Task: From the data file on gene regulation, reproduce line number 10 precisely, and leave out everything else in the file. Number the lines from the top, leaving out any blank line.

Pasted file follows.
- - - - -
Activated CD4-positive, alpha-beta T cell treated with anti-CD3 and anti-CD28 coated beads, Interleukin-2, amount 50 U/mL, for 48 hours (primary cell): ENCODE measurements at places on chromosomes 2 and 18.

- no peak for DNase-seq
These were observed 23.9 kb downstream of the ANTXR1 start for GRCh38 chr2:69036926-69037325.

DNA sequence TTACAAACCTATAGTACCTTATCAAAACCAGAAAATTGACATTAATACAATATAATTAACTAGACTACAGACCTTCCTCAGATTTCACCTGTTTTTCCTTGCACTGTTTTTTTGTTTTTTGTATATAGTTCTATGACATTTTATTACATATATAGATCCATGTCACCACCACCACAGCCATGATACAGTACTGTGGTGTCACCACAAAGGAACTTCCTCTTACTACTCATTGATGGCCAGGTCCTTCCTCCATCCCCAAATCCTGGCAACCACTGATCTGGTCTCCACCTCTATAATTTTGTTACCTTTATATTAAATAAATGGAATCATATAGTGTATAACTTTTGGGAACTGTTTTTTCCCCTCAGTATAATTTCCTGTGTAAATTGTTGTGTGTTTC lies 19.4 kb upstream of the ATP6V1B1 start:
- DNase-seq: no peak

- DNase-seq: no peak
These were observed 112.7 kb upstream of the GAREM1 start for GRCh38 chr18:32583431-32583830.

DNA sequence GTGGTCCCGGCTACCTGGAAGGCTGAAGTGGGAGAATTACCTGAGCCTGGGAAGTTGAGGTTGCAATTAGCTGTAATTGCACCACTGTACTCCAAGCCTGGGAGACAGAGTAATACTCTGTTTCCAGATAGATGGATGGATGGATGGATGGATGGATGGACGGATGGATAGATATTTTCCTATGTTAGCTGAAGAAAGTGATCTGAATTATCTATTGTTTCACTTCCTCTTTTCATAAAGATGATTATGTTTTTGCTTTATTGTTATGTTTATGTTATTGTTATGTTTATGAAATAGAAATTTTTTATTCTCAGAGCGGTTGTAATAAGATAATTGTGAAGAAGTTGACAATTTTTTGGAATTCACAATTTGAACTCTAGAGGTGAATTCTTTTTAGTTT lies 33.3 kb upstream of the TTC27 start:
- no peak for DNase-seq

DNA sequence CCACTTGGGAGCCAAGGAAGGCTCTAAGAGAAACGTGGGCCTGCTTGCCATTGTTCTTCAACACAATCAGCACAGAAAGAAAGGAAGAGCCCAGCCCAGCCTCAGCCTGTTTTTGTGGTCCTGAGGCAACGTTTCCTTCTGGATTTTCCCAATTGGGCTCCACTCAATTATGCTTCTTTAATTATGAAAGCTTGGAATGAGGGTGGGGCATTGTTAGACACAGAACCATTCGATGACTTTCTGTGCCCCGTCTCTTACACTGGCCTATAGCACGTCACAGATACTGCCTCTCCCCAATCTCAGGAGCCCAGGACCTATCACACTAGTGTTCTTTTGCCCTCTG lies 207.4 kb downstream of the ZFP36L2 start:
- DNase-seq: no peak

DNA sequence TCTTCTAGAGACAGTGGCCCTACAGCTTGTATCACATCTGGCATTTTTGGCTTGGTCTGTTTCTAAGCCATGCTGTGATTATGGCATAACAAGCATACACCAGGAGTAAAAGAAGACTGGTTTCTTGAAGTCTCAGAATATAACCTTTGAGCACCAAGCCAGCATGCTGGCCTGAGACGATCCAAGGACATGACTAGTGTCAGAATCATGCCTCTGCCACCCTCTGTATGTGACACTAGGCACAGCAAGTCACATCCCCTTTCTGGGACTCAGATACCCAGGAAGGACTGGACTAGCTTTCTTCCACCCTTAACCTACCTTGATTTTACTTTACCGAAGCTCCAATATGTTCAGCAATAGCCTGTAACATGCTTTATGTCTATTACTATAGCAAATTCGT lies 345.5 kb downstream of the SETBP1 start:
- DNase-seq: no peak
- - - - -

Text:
DNA sequence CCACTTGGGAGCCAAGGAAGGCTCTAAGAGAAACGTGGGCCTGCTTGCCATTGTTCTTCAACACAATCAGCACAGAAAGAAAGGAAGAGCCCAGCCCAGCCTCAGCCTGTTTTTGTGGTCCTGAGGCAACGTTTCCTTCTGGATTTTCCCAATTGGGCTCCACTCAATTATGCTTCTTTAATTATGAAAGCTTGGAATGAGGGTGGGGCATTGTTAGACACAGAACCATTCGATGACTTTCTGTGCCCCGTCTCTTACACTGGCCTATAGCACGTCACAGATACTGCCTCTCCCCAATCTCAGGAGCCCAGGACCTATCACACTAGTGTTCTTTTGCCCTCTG lies 207.4 kb downstream of the ZFP36L2 start: